Michael Tashji/Taos News

Sixth-grader Amaya Struck, shown with her city model. Her team 'Eclipse’ won two awards for their planned city on the moon in a recent ‘Future City’ STEM competition.

Taos Charter School students won multiple awards in a national STEM competition recently.

The two teams of sixth-graders were comprised of all girls.

‘Future City’ teaches science, technology, engineering and math to sixth-, seventh- and eighth-graders by challenging them to design and build sustainable cities of the future. The 2020-21 theme was ‘Living on the Moon.’

The DiscoverE organization began the competition in 1992. Today, it serves around 40,000 students.

“The competition is arranged by Los Alamos National Laboratory and Sandia [National] Laboratories. They put out the theme for each year in September,” said Avery Blair, a sixth-grade teacher at Taos Charter School who led her students through the months-long competition.

“Students start to learn about the engineering process, teamwork and how to create a sustainable city, but 100 years in the future,” said Blair.

“There’s a dome protecting the city,” said Amaya Struck, a sixth-grader at Taos Charter School and a member of team ‘Eclipse,’ which won second place overall out of 20 regional teams competing across New Mexico. Her team also received an award for Best Essay.

“Our housing is underground, and all of our jobs and hospitals and everything there is on top,” Struck, 11, continued. “How we get around in our city is the vaporizing stations, and our high speed train.”

Struck worked remotely with her two teammates, sixth-graders Annaleigh Schreiber and Jaeda Blair, during their daily Science Block, a one-hour lesson devoted to the competition, led by Blair and Enhancement teacher Stephanie Daffron.

“We all had divided responsibilities," said Jaeda Blair, 11, Avery’s daughter. "We all researched an equal amount, and had our assigned paragraphs for the essay. But the biggest part I played was doing the industrial and manufacturing section of the model.”

The girls had wanted to create a single model, but decided with the COVID-19 pandemic, it would prove too difficult to pass it around. Instead, each team member took a section of the city – residential, commercial and industrial.

Competing teams must complete five deliverables – a 1,500 word essay, a model built from recycled material, a project plan, a slideshow and Q&A presentations to a panel of judges at the regional competition, held Saturday (Feb. 13) and Sunday (Feb. 14). Due to COVID-19 restrictions, the competition was held online.

“Inside the dome, we were able to produce oxygen,” said Schreiber, 11. “So the plants are able to grow. And the plants also produce oxygen, so it’s really good for the city.”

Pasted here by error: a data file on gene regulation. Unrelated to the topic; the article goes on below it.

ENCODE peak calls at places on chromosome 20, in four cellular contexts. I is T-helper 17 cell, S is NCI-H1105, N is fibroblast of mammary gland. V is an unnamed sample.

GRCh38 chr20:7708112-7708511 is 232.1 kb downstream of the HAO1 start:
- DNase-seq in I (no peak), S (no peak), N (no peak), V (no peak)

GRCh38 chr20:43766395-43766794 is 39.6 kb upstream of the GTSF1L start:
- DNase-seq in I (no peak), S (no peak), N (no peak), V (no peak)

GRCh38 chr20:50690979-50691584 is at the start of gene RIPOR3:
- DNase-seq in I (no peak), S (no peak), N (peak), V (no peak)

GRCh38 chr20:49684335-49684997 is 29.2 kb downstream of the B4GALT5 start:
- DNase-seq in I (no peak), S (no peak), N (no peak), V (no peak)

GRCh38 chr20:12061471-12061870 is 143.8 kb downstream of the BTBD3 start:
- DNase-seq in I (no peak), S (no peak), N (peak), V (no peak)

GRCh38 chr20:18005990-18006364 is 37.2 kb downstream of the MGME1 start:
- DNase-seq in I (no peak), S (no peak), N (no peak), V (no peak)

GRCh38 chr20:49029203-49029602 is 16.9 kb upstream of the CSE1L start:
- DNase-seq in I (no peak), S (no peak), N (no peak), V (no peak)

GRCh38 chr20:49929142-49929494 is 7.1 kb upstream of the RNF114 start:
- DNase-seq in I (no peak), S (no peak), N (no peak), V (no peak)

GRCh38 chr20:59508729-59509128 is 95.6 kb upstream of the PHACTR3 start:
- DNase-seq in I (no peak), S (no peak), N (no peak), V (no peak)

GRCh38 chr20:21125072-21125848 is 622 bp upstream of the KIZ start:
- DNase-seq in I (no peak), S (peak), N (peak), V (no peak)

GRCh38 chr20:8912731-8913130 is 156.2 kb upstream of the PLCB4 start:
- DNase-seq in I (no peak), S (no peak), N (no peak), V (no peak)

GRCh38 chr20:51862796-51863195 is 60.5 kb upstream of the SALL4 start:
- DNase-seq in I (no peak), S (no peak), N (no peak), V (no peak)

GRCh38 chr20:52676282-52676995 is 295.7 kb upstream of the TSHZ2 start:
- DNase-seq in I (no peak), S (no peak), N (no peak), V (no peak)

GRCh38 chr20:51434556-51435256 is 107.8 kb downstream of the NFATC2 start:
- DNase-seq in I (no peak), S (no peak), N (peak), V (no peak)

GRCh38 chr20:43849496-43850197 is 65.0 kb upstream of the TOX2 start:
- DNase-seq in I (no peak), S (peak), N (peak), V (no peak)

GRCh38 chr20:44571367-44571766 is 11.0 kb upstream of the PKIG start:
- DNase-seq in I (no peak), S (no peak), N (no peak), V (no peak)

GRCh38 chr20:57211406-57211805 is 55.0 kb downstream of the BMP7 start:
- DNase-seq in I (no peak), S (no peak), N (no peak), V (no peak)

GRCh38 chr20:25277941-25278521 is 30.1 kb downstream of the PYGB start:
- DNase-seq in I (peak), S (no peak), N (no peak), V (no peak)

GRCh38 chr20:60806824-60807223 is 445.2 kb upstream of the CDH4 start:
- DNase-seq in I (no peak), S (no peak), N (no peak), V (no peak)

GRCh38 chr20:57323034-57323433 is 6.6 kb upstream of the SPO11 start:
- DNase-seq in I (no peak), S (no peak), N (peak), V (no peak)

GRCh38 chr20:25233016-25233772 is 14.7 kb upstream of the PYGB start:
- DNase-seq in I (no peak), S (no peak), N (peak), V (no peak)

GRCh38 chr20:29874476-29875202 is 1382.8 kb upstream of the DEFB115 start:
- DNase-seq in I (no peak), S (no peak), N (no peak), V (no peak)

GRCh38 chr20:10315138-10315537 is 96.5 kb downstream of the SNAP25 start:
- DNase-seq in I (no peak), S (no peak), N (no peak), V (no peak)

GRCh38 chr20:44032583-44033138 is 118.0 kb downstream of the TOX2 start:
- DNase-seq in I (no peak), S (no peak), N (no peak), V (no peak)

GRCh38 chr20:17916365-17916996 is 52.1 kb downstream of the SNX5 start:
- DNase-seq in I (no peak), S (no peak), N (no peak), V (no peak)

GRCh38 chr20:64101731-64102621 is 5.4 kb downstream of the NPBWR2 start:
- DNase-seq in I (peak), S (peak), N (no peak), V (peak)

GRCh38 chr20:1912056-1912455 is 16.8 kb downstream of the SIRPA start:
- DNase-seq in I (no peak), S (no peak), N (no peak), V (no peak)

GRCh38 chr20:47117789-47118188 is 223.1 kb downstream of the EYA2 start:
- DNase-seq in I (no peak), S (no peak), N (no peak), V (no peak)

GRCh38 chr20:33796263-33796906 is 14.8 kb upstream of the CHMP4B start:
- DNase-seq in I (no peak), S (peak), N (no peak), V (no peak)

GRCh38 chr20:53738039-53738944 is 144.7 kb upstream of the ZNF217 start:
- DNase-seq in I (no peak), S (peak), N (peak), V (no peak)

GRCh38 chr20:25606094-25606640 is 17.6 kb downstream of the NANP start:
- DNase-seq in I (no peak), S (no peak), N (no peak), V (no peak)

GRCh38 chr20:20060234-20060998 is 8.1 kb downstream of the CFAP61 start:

In order to protect the future city dwellers, team ‘Eclipse’ built their dome from titanium, stretched enough to be transparent, but still strong.

“I learned about a bunch of moon hazards that I didn’t know about before. I thought those were all very fascinating,” said Schreiber.“Moon dust, radiation, meteor showers, space debris.” As it turns out, the moon also has moonquakes.

Other innovations included a solar-powered, high-speed train and holograms to communicate with one another. Also, ‘Eclipse’ was strictly vegetarian, since there was not enough land for grazing animals.

This marks the second year that Blair and Daffron have led their class in the ‘Future City’ competition, though Taos Charter School has participated in it for many years. Some students chose to work on the project alone, and only two teams from the school decided to compete at the state level.

The other team, ‘Apollo City,’ included sixth-graders Ava Collignon, Lili Hart, Maliha Gonzales and Alyanna Archuleta. They won an award for "Best City Layout and Moving Part" for their model, and finished in the top five teams, winning Honorable Mention because of a rule that stipulates two teams from the same school cannot compete in the final five presentations.

“I thought it was super fun,” said Blair. “It was stressful, though. We had deadlines for everything.”

Asked how she now sees the moon when she looks up in the sky, Blair replied, “Yeah, I really see how complicated and complex it is. I really do see it differently.”

For more information, visit futurecitynm.org.

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